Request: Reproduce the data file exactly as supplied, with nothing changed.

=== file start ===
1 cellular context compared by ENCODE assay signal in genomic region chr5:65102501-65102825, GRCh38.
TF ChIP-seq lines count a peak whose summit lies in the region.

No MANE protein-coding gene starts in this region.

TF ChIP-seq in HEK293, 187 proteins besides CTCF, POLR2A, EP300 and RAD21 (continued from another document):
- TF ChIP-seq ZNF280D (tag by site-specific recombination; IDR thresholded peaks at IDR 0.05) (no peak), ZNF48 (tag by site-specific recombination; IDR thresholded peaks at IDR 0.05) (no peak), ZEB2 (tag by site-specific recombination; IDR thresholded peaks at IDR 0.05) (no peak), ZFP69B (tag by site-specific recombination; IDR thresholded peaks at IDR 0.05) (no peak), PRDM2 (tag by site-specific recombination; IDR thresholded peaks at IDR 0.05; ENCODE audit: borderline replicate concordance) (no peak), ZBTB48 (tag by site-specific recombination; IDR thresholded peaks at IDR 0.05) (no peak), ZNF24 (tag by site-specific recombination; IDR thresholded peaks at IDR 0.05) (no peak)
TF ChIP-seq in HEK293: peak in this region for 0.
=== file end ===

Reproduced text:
1 cellular context compared by ENCODE assay signal in genomic region chr5:65102501-65102825, GRCh38.
TF ChIP-seq lines count a peak whose summit lies in the region.

No MANE protein-coding gene starts in this region.

TF ChIP-seq in HEK293, 187 proteins besides CTCF, POLR2A, EP300 and RAD21 (continued from another document):
- TF ChIP-seq ZNF280D (tag by site-specific recombination; IDR thresholded peaks at IDR 0.05) (no peak), ZNF48 (tag by site-specific recombination; IDR thresholded peaks at IDR 0.05) (no peak), ZEB2 (tag by site-specific recombination; IDR thresholded peaks at IDR 0.05) (no peak), ZFP69B (tag by site-specific recombination; IDR thresholded peaks at IDR 0.05) (no peak), PRDM2 (tag by site-specific recombination; IDR thresholded peaks at IDR 0.05; ENCODE audit: borderline replicate concordance) (no peak), ZBTB48 (tag by site-specific recombination; IDR thresholded peaks at IDR 0.05) (no peak), ZNF24 (tag by site-specific recombination; IDR thresholded peaks at IDR 0.05) (no peak)
TF ChIP-seq in HEK293: peak in this region for 0.